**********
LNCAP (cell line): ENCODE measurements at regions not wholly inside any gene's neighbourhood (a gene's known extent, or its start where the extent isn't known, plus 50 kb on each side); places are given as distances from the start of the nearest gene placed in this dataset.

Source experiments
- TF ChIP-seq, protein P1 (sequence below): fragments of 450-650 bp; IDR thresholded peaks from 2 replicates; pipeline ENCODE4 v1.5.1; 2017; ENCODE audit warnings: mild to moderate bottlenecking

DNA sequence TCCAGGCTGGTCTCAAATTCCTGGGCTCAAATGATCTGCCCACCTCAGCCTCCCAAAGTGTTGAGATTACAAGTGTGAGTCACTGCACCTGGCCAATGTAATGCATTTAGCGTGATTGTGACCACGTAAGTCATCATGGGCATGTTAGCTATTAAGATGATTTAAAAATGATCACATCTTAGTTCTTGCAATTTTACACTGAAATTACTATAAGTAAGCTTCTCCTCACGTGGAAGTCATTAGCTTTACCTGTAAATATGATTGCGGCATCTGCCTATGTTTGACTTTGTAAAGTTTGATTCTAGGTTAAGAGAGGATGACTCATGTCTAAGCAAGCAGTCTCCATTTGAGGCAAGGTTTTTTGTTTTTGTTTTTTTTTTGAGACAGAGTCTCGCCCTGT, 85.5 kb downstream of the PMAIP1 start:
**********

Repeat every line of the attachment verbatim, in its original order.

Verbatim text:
LNCAP (cell line): ENCODE measurements at regions not wholly inside any gene's neighbourhood (a gene's known extent, or its start where the extent isn't known, plus 50 kb on each side); places are given as distances from the start of the nearest gene placed in this dataset.

Source experiments
- TF ChIP-seq, protein P1 (sequence below): fragments of 450-650 bp; IDR thresholded peaks from 2 replicates; pipeline ENCODE4 v1.5.1; 2017; ENCODE audit warnings: mild to moderate bottlenecking

DNA sequence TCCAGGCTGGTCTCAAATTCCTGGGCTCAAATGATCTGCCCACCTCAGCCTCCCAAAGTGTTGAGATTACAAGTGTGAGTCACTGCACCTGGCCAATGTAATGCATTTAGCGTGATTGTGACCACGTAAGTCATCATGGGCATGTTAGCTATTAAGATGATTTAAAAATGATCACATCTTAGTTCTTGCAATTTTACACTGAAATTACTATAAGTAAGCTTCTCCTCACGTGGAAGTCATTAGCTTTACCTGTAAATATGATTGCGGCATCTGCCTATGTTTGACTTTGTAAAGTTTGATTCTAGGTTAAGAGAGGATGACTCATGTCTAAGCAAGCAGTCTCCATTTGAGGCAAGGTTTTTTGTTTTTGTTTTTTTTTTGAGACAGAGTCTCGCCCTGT, 85.5 kb downstream of the PMAIP1 start: